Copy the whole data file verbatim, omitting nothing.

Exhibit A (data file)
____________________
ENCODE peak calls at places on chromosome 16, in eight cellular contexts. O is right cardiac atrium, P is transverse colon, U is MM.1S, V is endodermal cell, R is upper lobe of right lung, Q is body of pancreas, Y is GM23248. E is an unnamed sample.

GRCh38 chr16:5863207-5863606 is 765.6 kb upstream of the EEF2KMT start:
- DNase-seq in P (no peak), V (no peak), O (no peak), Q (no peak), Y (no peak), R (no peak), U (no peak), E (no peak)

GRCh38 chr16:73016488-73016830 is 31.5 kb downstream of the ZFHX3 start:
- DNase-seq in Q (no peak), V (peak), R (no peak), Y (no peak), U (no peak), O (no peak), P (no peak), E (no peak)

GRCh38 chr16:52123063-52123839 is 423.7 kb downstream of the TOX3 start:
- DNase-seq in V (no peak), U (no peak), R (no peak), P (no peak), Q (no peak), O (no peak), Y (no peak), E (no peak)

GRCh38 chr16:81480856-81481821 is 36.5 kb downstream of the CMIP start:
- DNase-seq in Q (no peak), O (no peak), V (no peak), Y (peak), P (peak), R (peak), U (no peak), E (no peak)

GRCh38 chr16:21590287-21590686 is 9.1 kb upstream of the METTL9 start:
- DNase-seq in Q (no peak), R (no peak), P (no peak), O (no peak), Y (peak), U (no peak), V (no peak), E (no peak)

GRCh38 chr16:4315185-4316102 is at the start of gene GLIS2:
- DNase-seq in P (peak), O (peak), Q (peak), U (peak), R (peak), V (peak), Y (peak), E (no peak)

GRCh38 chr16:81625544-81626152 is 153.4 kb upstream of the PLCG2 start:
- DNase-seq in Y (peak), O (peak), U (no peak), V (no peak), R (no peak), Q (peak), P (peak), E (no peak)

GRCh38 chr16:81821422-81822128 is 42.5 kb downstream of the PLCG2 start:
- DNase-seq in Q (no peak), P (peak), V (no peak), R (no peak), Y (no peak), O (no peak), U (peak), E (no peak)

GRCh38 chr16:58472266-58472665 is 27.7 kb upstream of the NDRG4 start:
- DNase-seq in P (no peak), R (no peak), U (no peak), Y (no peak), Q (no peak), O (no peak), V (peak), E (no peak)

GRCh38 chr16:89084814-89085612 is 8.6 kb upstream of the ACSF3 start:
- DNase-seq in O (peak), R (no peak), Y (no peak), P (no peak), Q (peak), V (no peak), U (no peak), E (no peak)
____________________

ENCODE peak calls at places on chromosome 16, in eight cellular contexts. O is right cardiac atrium, P is transverse colon, U is MM.1S, V is endodermal cell, R is upper lobe of right lung, Q is body of pancreas, Y is GM23248. E is an unnamed sample.

GRCh38 chr16:5863207-5863606 is 765.6 kb upstream of the EEF2KMT start:
- DNase-seq in P (no peak), V (no peak), O (no peak), Q (no peak), Y (no peak), R (no peak), U (no peak), E (no peak)

GRCh38 chr16:73016488-73016830 is 31.5 kb downstream of the ZFHX3 start:
- DNase-seq in Q (no peak), V (peak), R (no peak), Y (no peak), U (no peak), O (no peak), P (no peak), E (no peak)

GRCh38 chr16:52123063-52123839 is 423.7 kb downstream of the TOX3 start:
- DNase-seq in V (no peak), U (no peak), R (no peak), P (no peak), Q (no peak), O (no peak), Y (no peak), E (no peak)

GRCh38 chr16:81480856-81481821 is 36.5 kb downstream of the CMIP start:
- DNase-seq in Q (no peak), O (no peak), V (no peak), Y (peak), P (peak), R (peak), U (no peak), E (no peak)

GRCh38 chr16:21590287-21590686 is 9.1 kb upstream of the METTL9 start:
- DNase-seq in Q (no peak), R (no peak), P (no peak), O (no peak), Y (peak), U (no peak), V (no peak), E (no peak)

GRCh38 chr16:4315185-4316102 is at the start of gene GLIS2:
- DNase-seq in P (peak), O (peak), Q (peak), U (peak), R (peak), V (peak), Y (peak), E (no peak)

GRCh38 chr16:81625544-81626152 is 153.4 kb upstream of the PLCG2 start:
- DNase-seq in Y (peak), O (peak), U (no peak), V (no peak), R (no peak), Q (peak), P (peak), E (no peak)

GRCh38 chr16:81821422-81822128 is 42.5 kb downstream of the PLCG2 start:
- DNase-seq in Q (no peak), P (peak), V (no peak), R (no peak), Y (no peak), O (no peak), U (peak), E (no peak)

GRCh38 chr16:58472266-58472665 is 27.7 kb upstream of the NDRG4 start:
- DNase-seq in P (no peak), R (no peak), U (no peak), Y (no peak), Q (no peak), O (no peak), V (peak), E (no peak)

GRCh38 chr16:89084814-89085612 is 8.6 kb upstream of the ACSF3 start:
- DNase-seq in O (peak), R (no peak), Y (no peak), P (no peak), Q (peak), V (no peak), U (no peak), E (no peak)